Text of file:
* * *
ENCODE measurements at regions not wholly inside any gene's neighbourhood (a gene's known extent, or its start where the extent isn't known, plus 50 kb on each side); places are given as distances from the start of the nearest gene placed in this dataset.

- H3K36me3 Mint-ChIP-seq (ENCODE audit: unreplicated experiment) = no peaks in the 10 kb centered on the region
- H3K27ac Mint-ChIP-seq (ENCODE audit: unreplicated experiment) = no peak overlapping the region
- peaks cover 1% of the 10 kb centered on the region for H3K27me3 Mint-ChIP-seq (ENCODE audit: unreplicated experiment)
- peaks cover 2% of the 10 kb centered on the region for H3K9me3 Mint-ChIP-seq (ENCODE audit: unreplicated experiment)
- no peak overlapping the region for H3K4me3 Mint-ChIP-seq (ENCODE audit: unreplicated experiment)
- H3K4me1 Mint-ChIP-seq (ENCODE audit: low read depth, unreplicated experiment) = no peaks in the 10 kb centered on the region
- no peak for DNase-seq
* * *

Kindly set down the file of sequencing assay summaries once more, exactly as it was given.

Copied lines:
ENCODE measurements at regions not wholly inside any gene's neighbourhood (a gene's known extent, or its start where the extent isn't known, plus 50 kb on each side); places are given as distances from the start of the nearest gene placed in this dataset.

- H3K36me3 Mint-ChIP-seq (ENCODE audit: unreplicated experiment) = no peaks in the 10 kb centered on the region
- H3K27ac Mint-ChIP-seq (ENCODE audit: unreplicated experiment) = no peak overlapping the region
- peaks cover 1% of the 10 kb centered on the region for H3K27me3 Mint-ChIP-seq (ENCODE audit: unreplicated experiment)
- peaks cover 2% of the 10 kb centered on the region for H3K9me3 Mint-ChIP-seq (ENCODE audit: unreplicated experiment)
- no peak overlapping the region for H3K4me3 Mint-ChIP-seq (ENCODE audit: unreplicated experiment)
- H3K4me1 Mint-ChIP-seq (ENCODE audit: low read depth, unreplicated experiment) = no peaks in the 10 kb centered on the region
- no peak for DNase-seq